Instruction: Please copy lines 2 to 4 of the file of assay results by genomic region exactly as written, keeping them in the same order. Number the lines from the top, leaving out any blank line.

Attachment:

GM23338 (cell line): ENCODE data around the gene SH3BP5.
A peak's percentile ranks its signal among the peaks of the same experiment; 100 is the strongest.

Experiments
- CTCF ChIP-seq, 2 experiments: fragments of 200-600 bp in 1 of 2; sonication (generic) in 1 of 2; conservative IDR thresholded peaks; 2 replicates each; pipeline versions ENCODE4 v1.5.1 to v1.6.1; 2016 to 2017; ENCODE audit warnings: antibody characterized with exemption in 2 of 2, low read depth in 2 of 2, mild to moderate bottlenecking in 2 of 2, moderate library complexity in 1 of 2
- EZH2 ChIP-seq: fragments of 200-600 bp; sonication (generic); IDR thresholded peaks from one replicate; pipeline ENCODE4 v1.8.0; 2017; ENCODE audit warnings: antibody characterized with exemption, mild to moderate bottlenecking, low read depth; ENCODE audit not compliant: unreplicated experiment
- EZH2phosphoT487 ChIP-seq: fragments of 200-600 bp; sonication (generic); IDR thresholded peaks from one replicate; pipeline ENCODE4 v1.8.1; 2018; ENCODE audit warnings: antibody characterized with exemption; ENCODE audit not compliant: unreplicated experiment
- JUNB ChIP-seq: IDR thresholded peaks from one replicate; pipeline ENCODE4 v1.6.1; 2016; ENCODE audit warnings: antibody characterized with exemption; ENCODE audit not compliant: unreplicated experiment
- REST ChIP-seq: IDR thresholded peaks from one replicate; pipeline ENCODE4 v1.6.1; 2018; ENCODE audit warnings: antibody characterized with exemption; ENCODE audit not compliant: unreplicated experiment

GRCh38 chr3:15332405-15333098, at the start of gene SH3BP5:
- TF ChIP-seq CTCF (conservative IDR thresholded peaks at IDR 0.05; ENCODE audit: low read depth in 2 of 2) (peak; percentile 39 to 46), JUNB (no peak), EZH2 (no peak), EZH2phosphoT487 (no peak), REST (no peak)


A peak's percentile ranks its signal among the peaks of the same experiment; 100 is the strongest.

Experiments
- CTCF ChIP-seq, 2 experiments: fragments of 200-600 bp in 1 of 2; sonication (generic) in 1 of 2; conservative IDR thresholded peaks; 2 replicates each; pipeline versions ENCODE4 v1.5.1 to v1.6.1; 2016 to 2017; ENCODE audit warnings: antibody characterized with exemption in 2 of 2, low read depth in 2 of 2, mild to moderate bottlenecking in 2 of 2, moderate library complexity in 1 of 2